Symphony Notes, Part 1: The play's the thing
By Chuck Lavazzi
I'm writing this week's edition of "Symphony Notes" in two parts because, first of all, there were two different St. Louis Symphony Orchestra (SLSO) programs originally scheduled for May 1-3, and second, because the first of the two planned concerts was unusual, if not unique.
|Maurice Ravel in 1925|
That first concert, originally scheduled for Friday May 1st only, was "Maurice Ravel: A Musical Journey". The SLSO described it as "a symphonic play, in collaboration with playwright Didi Balle. The program traces the life of the French composer and pianist through his music, performed by the SLSO and featuring the Jean-Paul and Isabelle Montupet Artist-in-Residence Jean-Yves Thibaudet."
In a 2019 interview with me, SLSO Music Director Stéphane Denève described the piece as "informative" with "a great sense of drama":
So it's really a very good balance. And I'm really very proud of this project because it's a multimedia project with projections, actors, and soloists. So you have a journey into themes connected with Ravel's music and it's very unique as an art form. It's not a concert and it's not a play, it's something in-between. I think it will be fun to bring that here.
The audience will hear a lot of Ravel's music. There will be an actor on stage [Scott Lowell] who actually looks quite a lot like Ravel. They can expect to learn a lot about the context and really enjoy it because it's full of emotion. It's all about the great mystery of the relationship between the work of a man and the man himself. It's always interesting to see the reality of the human being behind so many masterworks. Sometimes, since we play so many pieces from the past, we forget this link, which I think is fascinating.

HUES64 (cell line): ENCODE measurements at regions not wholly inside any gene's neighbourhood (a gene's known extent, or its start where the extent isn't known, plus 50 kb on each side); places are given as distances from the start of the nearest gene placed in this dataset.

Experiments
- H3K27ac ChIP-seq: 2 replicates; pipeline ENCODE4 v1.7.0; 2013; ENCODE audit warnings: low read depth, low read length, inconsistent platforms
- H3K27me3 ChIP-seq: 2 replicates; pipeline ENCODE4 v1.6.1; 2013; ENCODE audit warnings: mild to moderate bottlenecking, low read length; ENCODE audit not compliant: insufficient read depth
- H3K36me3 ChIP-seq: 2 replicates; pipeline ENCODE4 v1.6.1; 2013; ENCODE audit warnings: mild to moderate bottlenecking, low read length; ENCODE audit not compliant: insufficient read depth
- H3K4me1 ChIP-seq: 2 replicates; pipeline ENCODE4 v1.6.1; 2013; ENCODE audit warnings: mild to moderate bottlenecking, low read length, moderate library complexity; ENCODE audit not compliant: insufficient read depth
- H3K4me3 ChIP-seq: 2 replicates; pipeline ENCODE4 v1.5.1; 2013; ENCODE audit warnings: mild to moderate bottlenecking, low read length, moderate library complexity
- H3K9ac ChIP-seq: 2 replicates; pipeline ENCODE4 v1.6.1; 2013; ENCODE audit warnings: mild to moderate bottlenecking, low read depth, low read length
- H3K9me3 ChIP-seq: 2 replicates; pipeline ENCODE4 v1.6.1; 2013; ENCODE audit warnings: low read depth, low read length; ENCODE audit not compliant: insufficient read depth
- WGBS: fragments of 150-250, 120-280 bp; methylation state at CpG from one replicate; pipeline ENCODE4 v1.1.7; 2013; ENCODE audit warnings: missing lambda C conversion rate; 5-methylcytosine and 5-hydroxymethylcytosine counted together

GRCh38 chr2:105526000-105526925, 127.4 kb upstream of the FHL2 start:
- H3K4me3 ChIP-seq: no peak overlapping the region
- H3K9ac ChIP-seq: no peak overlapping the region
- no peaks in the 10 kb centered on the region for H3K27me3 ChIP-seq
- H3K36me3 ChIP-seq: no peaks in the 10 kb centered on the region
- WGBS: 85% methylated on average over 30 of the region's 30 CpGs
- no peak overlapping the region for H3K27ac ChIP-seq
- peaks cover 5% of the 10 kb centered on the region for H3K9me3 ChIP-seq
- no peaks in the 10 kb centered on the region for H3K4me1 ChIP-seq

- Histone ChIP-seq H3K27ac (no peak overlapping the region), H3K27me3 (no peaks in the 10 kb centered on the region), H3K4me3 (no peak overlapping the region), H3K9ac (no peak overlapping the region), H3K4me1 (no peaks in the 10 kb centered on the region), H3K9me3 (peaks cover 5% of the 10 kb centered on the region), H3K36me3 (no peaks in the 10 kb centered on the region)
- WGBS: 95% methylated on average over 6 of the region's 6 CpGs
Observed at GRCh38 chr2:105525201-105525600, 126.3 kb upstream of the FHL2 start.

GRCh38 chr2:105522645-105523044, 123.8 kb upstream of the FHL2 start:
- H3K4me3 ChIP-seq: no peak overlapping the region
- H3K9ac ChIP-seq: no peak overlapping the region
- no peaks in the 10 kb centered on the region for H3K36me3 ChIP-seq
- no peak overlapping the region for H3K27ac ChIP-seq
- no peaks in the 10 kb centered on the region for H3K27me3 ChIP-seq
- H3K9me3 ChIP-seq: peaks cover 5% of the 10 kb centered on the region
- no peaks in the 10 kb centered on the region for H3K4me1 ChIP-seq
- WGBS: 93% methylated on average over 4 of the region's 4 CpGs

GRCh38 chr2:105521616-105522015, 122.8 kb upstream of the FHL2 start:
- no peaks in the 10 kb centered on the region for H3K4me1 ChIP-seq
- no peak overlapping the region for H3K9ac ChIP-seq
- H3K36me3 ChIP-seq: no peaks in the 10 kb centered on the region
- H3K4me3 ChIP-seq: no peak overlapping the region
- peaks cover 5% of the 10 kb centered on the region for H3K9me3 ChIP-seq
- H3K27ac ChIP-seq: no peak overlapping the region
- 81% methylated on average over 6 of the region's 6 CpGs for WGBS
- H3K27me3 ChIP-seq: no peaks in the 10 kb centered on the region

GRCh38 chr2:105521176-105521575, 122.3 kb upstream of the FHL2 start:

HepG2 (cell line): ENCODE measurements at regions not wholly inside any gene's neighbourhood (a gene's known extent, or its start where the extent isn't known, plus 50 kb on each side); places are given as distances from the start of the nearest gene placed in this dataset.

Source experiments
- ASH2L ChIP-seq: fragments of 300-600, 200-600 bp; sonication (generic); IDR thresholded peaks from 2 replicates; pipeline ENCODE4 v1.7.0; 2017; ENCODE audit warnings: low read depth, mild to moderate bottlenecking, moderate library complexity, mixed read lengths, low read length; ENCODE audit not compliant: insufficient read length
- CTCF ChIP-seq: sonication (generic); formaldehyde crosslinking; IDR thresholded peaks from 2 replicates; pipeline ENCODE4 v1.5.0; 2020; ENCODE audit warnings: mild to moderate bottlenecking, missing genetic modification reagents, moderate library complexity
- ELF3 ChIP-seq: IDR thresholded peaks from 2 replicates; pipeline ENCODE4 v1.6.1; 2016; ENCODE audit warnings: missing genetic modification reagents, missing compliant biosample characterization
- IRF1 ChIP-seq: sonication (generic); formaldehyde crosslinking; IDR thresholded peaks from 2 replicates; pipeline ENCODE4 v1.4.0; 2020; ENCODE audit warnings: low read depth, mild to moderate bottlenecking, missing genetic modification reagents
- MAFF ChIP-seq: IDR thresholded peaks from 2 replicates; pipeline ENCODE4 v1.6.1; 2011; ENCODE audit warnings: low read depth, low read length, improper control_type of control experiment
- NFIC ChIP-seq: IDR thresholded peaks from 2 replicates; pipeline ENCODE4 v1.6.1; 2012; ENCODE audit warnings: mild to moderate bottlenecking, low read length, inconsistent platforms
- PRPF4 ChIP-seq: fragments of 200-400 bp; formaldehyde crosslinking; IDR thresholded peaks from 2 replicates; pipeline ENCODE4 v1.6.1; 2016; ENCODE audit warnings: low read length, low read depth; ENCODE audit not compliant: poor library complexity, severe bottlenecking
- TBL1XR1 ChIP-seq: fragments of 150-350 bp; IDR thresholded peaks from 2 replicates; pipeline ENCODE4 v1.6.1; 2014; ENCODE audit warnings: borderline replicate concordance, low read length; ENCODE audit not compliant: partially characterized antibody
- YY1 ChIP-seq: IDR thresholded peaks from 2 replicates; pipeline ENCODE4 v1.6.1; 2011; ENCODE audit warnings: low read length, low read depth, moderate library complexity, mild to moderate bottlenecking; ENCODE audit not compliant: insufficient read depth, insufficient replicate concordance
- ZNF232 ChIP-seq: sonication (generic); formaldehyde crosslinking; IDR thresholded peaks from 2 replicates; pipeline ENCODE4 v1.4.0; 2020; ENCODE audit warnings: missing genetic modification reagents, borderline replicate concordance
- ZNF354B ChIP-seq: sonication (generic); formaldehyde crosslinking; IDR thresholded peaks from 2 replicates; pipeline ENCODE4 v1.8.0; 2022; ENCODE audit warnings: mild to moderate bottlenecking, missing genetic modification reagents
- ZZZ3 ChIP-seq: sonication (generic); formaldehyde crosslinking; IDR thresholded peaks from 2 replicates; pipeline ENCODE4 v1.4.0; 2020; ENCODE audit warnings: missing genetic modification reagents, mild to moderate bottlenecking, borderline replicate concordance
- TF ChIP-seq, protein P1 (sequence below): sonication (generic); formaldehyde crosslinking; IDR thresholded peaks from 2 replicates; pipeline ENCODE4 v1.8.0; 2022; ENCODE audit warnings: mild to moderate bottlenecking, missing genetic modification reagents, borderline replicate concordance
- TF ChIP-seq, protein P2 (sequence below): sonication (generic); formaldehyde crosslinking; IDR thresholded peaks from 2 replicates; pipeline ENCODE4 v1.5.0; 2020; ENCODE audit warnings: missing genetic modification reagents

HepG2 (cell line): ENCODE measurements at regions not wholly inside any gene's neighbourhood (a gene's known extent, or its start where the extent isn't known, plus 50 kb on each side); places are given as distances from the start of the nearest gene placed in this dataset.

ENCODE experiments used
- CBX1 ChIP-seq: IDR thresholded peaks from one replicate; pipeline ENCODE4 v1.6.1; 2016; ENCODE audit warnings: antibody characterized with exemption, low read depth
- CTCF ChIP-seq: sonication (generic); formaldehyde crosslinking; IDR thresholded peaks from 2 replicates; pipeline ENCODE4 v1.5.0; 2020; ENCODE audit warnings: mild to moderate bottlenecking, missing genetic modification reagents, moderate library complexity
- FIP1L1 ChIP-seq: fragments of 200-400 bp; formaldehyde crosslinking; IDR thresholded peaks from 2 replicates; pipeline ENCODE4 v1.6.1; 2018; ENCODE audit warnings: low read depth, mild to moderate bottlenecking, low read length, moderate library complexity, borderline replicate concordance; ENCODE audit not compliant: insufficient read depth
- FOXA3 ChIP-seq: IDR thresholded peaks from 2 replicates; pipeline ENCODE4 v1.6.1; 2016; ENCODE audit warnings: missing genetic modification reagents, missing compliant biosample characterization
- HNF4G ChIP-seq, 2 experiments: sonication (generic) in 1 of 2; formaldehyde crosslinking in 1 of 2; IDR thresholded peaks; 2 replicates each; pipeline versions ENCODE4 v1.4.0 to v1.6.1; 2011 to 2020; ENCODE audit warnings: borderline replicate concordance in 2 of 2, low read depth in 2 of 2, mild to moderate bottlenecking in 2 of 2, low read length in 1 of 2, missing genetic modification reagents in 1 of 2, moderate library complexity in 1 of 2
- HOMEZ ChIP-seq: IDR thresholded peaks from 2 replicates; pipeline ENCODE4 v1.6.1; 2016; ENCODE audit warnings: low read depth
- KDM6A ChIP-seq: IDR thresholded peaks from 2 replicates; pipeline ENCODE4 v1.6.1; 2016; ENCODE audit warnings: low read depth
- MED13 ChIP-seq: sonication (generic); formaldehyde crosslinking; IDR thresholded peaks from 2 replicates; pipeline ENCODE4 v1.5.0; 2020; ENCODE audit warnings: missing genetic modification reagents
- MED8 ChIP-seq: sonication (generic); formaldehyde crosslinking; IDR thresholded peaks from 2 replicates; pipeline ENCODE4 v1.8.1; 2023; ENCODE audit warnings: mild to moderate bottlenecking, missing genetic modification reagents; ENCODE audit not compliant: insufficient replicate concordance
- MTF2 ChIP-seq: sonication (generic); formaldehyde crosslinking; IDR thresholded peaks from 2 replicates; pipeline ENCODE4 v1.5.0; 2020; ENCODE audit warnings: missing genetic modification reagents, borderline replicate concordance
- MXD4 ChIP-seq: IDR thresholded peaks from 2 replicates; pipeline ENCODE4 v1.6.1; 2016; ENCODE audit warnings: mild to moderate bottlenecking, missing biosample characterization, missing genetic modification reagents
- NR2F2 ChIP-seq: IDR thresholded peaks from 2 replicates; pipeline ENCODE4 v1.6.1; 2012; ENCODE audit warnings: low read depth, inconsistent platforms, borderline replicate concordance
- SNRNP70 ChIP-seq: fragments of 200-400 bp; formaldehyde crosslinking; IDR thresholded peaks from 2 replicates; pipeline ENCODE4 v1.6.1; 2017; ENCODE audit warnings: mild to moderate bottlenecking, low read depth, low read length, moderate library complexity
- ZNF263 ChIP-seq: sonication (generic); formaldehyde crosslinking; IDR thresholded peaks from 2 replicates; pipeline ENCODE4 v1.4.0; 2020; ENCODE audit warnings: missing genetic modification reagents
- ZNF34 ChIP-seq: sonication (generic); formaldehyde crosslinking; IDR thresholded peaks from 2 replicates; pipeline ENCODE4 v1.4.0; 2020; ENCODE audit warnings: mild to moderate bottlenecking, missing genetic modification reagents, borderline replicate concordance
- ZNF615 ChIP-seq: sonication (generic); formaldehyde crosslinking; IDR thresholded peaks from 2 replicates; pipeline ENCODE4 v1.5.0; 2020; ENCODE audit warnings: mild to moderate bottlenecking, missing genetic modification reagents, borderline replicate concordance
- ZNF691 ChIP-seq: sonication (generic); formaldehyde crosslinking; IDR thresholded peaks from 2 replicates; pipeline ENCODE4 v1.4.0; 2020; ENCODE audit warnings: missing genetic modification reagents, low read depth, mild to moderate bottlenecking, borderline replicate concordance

Photo: Joanna DeGeneres
"Maurice Ravel: A Musical Journey" is so new that there are, as far as I can tell, no audio or video recordings of it available. What we do have is a Spotify playlist created by the SLSO that at least gives you an idea of which Ravel works would have been on the program. For the most part, it reads like a "Ravel's greatest hits" list, albeit without "Bolero."
Which some of you will possibly see as a big plus.
But seriously, folks: the list includes the second of the two suites from Ravel's "Daphnis et Chloé" ballet, a suite from his 1911 ballet "Ma mère l'Oye" ("Mother Goose"), the Piano Concerto for Left Hand (written in 1929-1930 for pianist Paul Wittgenstein, who had lost his right hand in the war), and the 1910 orchestral version of his 1899 solo piano piece "Pavane pour une infante défunte."
You'll often see that last one translated as "Pavane for a Dead Princess," implying something funereal, but Ravel actually described it as "an evocation of a pavane that a little princess might, in former times, have danced at the Spanish court." Just an evocation of the past, not a dirge.
It is, in any case, a wonderful collection of stuff and worth a listen even without the play. There is also, oddly, a somewhat different playlist for this same play posted to YouTube in 2019. I'm assuming the SLSO's is a more accurate reflection of what we would have heard on the 4th.
Playwright Balle, I should note, has written several other works of what she calls "classical music theatre," including "The Spirits of St. Louis." Her web site describes this as "A Symphonic Horror for Halloween" and says it was commissioned and performed by the SLSO under Marin Alsop, although some time with Professor Google failed to turn up any mention of an actual performance.
Pour a glass or two of a French wine (from the Basque region if you can, since that's where Ravel was born) and enjoy the music. One can rarely go wrong with Ravel.